‘Diesel Sweeties’ Newspaper Launch Stirs Online Debate

By: E&P Staff

The news that United Media will syndicate “Diesel Sweeties” starting Jan. 8 has stirred a huge number of love-it-or-hate-it comments on The Daily Cartoonist blog.

“Diesel Sweeties” is an unusual launch for a traditional syndicate for a couple of reasons: 1) It’s a popular online comic that’s now being made available to print newspapers. 2) The strip, launched by Richard Stevens in 2000, has a very “computery” look — and stars a human woman and her robot boyfriend.

Universal Press Syndicate editorial cartoonist Ted Rall helped bring the comic to United, for which he handles feature acquisition and development.

Approximately 80 comments about “Diesel Sweeties” have been posted on The Daily Cartoonist site since TDC blogger Alan Gardner mentioned Stevens’ comic last Thursday. Some samples of the remarks, in chronological order:

— “Can’t speak for the writing, but the artwork is another example of lowered expectations. … Does ‘new’ or ‘edgy’ necessarily mean a demise of the ability to draw?”

— “I predict that ‘Diesel Sweeties’ will not survive outside the Web.”

— “A woman dating a robot? Syndicates always talk about being marketable. Which demographic exactly are they trying to reach here?”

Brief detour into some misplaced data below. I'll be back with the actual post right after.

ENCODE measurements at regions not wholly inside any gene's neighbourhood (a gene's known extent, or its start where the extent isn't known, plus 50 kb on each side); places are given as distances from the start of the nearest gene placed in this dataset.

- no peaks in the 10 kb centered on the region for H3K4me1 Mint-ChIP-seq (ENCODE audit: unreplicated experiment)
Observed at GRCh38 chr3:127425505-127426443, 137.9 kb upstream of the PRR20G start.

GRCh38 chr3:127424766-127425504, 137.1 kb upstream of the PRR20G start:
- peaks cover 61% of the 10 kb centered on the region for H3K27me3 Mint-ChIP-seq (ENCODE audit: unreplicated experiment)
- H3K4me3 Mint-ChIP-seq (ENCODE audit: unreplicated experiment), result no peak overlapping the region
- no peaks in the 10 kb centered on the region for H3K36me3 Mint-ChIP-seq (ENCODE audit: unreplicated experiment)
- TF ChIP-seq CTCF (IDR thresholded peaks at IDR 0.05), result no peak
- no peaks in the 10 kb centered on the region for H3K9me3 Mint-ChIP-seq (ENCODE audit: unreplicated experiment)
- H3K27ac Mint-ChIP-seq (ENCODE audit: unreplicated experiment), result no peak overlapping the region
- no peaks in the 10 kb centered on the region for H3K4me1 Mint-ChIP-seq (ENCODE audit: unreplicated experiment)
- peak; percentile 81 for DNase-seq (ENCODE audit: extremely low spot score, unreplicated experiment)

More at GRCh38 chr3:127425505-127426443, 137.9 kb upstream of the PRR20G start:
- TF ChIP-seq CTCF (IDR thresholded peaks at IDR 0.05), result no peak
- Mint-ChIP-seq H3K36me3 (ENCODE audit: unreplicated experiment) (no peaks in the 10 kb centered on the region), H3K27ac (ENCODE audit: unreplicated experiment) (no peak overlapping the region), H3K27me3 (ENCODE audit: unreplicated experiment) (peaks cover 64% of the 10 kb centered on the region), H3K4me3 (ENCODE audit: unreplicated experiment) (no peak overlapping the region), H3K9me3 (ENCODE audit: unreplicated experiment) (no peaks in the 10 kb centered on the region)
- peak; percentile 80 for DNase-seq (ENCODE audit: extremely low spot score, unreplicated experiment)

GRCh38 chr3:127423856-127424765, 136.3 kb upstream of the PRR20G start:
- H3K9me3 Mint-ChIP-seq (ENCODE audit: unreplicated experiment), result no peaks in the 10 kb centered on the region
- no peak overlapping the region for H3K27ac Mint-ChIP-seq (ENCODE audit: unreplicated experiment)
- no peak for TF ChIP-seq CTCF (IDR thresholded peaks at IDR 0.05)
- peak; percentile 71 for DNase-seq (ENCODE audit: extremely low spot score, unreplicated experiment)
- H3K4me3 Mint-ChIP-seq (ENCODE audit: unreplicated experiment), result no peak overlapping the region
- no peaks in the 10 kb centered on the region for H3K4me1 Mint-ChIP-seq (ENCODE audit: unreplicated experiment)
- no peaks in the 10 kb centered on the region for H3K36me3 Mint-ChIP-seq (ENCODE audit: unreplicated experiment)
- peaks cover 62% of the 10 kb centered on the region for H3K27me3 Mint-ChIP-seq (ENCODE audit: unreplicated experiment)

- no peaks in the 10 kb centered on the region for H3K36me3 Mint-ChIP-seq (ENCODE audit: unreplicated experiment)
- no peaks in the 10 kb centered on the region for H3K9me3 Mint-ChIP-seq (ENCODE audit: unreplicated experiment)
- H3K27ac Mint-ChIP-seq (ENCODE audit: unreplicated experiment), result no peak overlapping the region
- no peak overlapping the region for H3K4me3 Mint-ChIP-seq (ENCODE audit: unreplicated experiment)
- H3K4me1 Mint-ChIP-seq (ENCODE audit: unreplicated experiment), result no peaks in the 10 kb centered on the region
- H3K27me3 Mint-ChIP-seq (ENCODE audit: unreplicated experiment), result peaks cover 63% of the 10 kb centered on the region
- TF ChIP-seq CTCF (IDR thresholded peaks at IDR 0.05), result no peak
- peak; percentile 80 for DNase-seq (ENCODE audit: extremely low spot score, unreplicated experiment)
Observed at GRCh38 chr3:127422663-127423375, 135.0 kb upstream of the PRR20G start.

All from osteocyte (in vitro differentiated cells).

— “How novel would it be to actually congratulate someone on getting a coveted syndication contract, instead of sniping about it?… It will be an interesting experiment to try out a pixel-based comic in newsprint. I think there is potential for it to work well….”

— “I think [the ‘Diesel Sweeties’] drawing is rather innovative and interesting…. The characters’ faces change subtly to show expression. The story lines are great, and the characters are hilarious.”

— “‘Diesel Sweeties’ is like nothing else out there. It looks different, it reads different. Also, it’s actually funny, which is more than I can say for 75% of the comics in my local funnies page. I, for one, am glad there’s going to be something in syndication that isn’t rehashing the same jokes it (and everyone else) rehashed last year.”

— “I really want to see some sample pixel art from everyone claiming that the strip is artistically worthless. If you are familiar with the style, it is easy to tell the difference between someone who sat down and clicked in MS paint for 10 minutes, and someone who puts the kind of care into his work that Rich does.”

— “I think it all comes down to taste really. Personally, I can’t read a comic strip unless it’s well-drawn (emphasis on draw).”

— “You may not like [the ‘Diesel Sweeties’] art, but it is creative, experimental, and yes, innovative. The comic itself is an enjoyable read, and I think it can do fine. First off, instead of being turned off by the pixel art, it will catch the eye of readers, and they will try the strip. Chances are good it will get a following. The writing is strong….”

— “It’s very exciting to see a strip like ‘Diesel Sweeties’ being picked up by so many mainstream newspapers. It actually feels like a quantum leap in the progression of newspaper comics. I can’t even remember a time when a comic strip so unique was added to the comics page. Every new syndicated strip has seemed like a very slight variation on the old standards….”

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